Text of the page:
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VA knew of problems in Phoenix years earlier than previously thought

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WASHINGTON – Lawmakers reacted angrily this week to reports that the Department of Veterans Affairs may have known about problems at its Phoenix health care facilities years before they came to light this spring.

A 2008 report by the VA Office of Inspector General found that workers in Phoenix were manipulating records to improve their own performance reviews and to make it appear as if veterans had shorter wait-times for care.

That was echoed in a 2010 internal memo that said VA employees were “gaming the system” to make wait times appear shorter.

Those same practices were revealed this spring, when whistleblowers charged that delays in health care may have led to the deaths of some veterans. Those disclosures sparked a series of angry hearings in Congress, which passed a multibillion-dollar reform bill this summer.

VA officials said Thursday that the earlier reports addressed problems as they were identified and it should have been “no secret” to Congress.

But lawmakers didn’t see it that way.

“Anyone who concealed these findings should be immediately fired,” said Rep. Ann Kirkpatrick, D-Flagstaff, in a written statement late Wednesday.

Kirkpatrick, a member of the House Veterans’ Affairs Committee, called the VA’s handling of wait times “government at its worst.”

Sen. Jeff Flake, R-Ariz., said Thursday that he found the existence of earlier reports “disturbing.” Those reports “further highlight the need for fundamental reform, new leadership and full accountability at the Phoenix VA,” he said in a prepared statement.

Problems uncovered at the Phoenix VA earlier this year started a national examination of the department that found widespread problems and led to the resignation in May of then-Secretary Eric Shinseki.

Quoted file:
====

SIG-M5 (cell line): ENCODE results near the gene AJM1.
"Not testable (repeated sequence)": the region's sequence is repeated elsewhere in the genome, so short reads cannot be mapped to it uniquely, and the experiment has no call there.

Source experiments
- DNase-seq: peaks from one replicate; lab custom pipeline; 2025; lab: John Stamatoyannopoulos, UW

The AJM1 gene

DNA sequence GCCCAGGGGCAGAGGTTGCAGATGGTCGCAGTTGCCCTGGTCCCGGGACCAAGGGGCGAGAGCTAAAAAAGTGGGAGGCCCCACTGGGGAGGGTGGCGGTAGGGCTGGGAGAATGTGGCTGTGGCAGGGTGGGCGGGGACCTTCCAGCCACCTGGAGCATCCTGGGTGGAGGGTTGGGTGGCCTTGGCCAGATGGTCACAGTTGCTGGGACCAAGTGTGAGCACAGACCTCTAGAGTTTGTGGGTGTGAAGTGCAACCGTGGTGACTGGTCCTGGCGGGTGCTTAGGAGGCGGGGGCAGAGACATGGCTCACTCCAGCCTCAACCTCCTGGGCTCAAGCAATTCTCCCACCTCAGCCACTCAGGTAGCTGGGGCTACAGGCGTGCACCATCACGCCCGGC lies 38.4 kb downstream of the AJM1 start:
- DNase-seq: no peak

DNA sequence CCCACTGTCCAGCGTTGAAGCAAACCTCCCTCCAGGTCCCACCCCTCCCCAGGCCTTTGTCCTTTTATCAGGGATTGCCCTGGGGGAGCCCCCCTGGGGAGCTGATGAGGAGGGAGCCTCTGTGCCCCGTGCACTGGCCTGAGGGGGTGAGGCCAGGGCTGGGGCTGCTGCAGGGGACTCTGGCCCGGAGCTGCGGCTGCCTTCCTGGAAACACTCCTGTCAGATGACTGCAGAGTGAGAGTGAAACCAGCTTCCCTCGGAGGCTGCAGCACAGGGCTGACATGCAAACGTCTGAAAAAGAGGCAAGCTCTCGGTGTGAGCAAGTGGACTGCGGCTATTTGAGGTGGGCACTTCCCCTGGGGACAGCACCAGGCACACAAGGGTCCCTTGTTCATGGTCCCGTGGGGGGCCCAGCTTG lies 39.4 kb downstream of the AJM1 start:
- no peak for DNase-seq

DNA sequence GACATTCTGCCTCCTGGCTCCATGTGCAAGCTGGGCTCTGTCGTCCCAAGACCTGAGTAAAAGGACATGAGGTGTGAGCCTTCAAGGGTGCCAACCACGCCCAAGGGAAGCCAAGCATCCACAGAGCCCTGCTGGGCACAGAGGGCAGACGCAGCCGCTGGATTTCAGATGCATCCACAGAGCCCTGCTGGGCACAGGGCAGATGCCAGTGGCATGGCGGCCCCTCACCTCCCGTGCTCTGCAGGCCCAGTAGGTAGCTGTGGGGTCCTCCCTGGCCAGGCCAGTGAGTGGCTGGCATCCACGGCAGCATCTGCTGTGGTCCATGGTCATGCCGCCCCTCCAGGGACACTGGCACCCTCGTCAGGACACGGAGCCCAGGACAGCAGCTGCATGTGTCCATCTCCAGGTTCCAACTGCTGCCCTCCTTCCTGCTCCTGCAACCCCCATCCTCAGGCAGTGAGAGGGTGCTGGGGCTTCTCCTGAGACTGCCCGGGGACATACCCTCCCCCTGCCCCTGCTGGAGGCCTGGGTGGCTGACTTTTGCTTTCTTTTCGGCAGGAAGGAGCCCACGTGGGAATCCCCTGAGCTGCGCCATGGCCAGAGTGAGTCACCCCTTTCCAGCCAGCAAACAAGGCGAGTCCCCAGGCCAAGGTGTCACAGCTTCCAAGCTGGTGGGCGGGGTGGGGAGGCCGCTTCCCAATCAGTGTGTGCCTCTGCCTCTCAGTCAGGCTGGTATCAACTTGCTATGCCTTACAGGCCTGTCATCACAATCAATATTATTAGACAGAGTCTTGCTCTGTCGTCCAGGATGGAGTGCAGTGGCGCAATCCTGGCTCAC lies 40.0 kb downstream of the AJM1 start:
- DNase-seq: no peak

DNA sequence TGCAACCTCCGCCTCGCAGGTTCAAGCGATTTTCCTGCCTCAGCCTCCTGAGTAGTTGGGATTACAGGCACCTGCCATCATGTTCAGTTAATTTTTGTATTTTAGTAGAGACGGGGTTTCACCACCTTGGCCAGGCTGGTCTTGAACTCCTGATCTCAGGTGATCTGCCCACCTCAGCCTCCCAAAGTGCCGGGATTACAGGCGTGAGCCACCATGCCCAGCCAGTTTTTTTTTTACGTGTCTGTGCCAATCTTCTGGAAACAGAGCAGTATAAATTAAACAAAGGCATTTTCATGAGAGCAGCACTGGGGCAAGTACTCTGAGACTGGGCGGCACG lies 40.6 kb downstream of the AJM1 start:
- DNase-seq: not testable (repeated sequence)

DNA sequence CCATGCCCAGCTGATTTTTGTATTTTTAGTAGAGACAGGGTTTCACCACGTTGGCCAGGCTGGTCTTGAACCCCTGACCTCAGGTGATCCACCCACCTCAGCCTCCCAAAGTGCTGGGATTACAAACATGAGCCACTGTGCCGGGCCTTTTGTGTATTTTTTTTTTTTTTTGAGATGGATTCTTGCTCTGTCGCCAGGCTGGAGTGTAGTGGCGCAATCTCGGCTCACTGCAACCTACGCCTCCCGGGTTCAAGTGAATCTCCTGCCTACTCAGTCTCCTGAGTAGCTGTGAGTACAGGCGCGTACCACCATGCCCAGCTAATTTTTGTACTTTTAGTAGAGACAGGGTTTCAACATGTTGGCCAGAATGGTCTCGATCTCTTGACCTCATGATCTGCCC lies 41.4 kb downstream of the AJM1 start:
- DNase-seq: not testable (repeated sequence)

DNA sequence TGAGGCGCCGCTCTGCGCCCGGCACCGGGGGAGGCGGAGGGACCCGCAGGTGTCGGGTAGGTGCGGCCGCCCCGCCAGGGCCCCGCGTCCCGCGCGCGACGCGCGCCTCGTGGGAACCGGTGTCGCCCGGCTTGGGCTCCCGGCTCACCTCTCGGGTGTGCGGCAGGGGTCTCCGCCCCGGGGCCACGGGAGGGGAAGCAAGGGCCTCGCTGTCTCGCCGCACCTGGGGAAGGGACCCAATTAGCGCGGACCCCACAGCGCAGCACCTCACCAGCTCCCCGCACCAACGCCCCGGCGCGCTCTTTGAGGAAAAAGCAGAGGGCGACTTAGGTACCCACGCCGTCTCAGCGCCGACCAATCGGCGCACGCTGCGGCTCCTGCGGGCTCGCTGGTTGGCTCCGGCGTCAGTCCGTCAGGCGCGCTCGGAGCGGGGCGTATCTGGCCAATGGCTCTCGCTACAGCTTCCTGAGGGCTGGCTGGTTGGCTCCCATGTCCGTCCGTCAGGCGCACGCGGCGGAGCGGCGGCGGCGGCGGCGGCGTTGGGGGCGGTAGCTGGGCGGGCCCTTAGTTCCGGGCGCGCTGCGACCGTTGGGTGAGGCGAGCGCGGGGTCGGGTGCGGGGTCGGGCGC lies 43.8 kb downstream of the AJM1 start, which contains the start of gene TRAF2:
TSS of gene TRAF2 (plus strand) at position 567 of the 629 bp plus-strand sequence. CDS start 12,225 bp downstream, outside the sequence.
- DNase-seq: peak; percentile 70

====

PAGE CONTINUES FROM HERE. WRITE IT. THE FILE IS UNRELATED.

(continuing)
An August inspector general’s report on the Phoenix facility cited cases of wait-time manipulation at 20 other facilities around the country. It included links to the full reports on those other cases, dating as far back as 2005, and also linked to a 2011 report on mismanaged non-VA care funds in Phoenix.

But the August report included no such link to the 2008 report on Phoenix wait-times. That earlier report received only a two-sentence reference that said it “was an accepted past practice at the medical center to alter appointments to avoid wait times greater than 30 days and that some employees still continued that practice.”

OIG officials said Thursday that the 2008 report had not previously been released because it contained information protected by the Privacy Act, which protects personal information recorded by federal agencies.

It is standard for privacy-protected documents to be made available to congressional committees upon request, OIG’s statement said. The 2008 report was not released until this month because it was “the first time a request was made that included this memorandum.”

That did not sit well with Rep. Jeff Miller, R-Fla., who said in a statement Thursday that the VA “refused to make it (the 2008 report) public, effectively keeping the problems hidden.”

Miller, who chairs the House Veterans’ Affairs Committee, added that the VA’s history of releasing misleading information meant the IG should “treat the department with much more scrutiny.”

Miller’s committee led the charge for VA reform this spring and summer, when Congress passed the Veterans Access, Choice and Accountability Act of 2014. Besides appropriating $17 billion for VA reform, the bill gave the VA secretary greater leeway in firing poorly performing managers, among other changes.

Rep. Kyrsten Sinema, D-Phoenix, in a letter Wednesday to VA Inspector General Richard Griffin, asked that all unpublished reports from the past 10 years be made public.

“The failure to publicly release this information raises serious questions about the integrity and independence of the VAOIG,” she said about the 2008 report. “This pattern cannot continue.”